Our answer has always been that we love all our customer's devices equally. In the case of Windows, our answer to the above question was that:
- It's complicated to get the equivalent data out of Windows (more on this later)
- Windows does a good job of logging events about time issues, and LogicMonitor will, by default, pick up and alert on these events.
Why the problem?
Keeping accurate time across all devices is essential for many reasons (trying to correlate issues across systems with different clocks is a nightmare. Let your clocks get out of sync enough, and even HTTPS will fail.)
While Windows does run time services that use NTP to synchronize time accurately, it doesn't run a full NTP client. So unlike Linux, or most networking or storage gear, you cannot issue an NTP query against a Windows server to determine what it is synchronized with, and its time offset.
The Windows-y way to monitor time is to use w32tm. But, there are some complications with generalizing this. One nice way to monitor time may be to compare a server's time to that of the domain's time source. However, while running w32tm /query (to determine the configured peers for a server) and w32tm /stripchart (to determine offsets from that peer) would work, it won't work for servers where time services are not set up, as they are not in a domain or for other reasons (it will exit with a service error code). It also requires remote powershell to be enabled, in order to run the w32tm commands remotely on all servers (not to mention special handling to deal with Domain controllers that are acting as time sources.)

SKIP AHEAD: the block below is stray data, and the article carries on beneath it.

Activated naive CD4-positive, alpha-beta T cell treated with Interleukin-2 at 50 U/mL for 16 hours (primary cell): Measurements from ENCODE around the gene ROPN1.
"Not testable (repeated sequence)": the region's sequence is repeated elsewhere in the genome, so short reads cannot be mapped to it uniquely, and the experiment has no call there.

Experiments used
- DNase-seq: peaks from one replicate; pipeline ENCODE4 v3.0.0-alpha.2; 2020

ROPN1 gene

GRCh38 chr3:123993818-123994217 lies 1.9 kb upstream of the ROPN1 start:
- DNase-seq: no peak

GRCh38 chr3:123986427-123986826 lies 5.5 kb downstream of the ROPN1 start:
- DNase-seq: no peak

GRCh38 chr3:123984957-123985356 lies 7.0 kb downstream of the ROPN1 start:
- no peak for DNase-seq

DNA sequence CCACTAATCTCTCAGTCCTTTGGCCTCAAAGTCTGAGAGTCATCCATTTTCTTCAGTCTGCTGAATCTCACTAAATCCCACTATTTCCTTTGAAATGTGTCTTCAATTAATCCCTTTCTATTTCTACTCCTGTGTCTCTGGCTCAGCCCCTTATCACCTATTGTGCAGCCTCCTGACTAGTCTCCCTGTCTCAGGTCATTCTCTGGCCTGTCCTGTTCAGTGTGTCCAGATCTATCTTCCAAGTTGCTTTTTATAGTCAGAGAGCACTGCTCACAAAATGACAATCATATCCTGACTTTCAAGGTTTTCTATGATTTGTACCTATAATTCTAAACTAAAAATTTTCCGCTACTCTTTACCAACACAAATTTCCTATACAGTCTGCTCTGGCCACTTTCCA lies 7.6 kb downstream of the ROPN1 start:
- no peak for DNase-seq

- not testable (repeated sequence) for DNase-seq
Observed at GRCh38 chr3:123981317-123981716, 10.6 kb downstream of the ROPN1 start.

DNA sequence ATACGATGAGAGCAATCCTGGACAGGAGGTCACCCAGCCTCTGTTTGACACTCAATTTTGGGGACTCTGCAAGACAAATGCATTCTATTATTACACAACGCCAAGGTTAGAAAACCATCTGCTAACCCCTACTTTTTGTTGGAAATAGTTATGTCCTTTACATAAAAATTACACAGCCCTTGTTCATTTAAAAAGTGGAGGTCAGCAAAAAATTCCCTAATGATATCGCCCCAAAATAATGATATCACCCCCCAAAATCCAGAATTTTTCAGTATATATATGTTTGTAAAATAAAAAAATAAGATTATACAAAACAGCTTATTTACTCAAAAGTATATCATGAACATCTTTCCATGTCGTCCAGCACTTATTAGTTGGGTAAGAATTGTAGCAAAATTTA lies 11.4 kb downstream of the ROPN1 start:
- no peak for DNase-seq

So... the solution?
A nice general solution, that works for all Windows servers, regardless of whether they are in a domain, or are not running time services, is to compare the server's clock time to that of the collector. The server's date and time is accessible via WMI using the LocalDateTime property of the Win32_OperatingSystem class, so no special remote privileges are required to collect this. A simple embedded groovy script to correct for timezones, and compare the collector's time, and voila!
We now alert on differences between a monitored server's time, and the collector's. And more importantly, we make nice graphs, to reassure people that we are doing this monitoring - a weakness of the event monitoring approach, where you can only see that we are watching for things to go wrong after we have caught the event.
New customers will have this monitoring by default. Existing customers can easily import the Windows_TimeOffset datasource from our core repository. (We don't typically push out new datasources, to avoid triggering unexpected alerts.)